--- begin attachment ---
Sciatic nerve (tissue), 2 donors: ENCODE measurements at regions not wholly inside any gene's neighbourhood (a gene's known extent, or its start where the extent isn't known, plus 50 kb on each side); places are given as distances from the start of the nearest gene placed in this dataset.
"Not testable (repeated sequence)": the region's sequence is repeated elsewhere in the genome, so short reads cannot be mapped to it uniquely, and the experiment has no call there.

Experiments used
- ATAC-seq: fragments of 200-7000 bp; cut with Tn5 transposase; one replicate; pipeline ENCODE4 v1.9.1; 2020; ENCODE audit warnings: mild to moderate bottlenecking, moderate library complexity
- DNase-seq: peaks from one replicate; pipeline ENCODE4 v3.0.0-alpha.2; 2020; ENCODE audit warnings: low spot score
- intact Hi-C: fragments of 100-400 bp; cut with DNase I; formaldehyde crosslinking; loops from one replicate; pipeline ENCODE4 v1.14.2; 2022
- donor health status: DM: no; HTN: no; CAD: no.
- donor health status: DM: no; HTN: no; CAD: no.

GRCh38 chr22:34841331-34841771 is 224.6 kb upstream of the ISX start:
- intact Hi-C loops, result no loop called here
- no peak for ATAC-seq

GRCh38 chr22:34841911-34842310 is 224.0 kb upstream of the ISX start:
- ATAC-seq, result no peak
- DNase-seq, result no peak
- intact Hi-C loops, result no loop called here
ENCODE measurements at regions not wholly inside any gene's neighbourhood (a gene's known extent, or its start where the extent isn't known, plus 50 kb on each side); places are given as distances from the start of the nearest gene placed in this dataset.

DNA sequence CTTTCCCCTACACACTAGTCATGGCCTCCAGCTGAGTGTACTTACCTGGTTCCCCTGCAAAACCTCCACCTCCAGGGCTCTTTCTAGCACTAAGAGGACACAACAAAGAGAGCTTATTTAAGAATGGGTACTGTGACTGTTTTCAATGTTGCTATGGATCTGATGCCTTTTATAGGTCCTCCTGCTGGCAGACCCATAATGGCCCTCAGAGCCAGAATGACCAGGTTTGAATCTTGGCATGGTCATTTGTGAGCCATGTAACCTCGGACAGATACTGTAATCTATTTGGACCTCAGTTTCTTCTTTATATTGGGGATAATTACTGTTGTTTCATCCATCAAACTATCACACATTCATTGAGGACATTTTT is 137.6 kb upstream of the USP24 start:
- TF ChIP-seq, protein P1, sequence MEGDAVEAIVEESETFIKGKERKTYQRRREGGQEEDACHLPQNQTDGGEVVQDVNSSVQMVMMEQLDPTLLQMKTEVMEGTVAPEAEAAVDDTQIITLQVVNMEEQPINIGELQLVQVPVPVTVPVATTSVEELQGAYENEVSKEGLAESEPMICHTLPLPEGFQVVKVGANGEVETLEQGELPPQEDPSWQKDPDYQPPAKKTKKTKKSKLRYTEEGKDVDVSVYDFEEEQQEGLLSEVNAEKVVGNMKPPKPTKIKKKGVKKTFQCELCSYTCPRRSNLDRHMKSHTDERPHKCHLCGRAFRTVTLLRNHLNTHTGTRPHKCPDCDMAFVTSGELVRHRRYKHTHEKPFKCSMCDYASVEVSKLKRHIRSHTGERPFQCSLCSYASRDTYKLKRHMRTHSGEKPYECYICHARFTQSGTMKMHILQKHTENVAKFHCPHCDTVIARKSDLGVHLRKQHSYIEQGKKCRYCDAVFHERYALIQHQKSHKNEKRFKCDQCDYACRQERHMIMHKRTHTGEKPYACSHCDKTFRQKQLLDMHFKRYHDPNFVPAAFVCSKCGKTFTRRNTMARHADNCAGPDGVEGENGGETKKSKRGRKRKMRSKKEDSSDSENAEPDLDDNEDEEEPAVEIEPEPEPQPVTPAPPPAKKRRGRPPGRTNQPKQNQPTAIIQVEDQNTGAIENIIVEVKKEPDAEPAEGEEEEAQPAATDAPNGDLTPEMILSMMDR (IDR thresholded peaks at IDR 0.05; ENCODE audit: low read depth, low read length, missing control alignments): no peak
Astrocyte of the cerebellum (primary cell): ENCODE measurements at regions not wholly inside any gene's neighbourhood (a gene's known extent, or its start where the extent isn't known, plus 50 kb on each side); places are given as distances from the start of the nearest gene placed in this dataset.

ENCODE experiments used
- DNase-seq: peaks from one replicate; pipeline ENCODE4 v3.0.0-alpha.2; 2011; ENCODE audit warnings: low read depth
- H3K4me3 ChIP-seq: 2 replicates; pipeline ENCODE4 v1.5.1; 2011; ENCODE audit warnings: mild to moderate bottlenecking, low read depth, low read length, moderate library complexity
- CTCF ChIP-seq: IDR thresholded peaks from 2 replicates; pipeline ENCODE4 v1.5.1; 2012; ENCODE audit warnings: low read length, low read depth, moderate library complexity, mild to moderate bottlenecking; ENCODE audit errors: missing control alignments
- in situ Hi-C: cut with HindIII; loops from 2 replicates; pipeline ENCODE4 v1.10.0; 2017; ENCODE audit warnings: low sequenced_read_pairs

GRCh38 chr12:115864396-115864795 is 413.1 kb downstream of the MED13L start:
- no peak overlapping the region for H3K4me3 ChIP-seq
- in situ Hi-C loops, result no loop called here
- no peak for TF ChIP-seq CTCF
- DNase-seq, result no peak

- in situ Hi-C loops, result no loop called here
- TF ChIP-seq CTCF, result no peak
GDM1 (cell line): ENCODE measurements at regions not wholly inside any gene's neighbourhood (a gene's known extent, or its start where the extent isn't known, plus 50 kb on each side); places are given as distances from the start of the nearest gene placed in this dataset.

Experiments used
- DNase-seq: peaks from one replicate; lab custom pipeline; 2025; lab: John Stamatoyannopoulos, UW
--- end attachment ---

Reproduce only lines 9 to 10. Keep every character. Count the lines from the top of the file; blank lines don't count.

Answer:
GRCh38 chr22:34841331-34841771 is 224.6 kb upstream of the ISX start:
- intact Hi-C loops, result no loop called here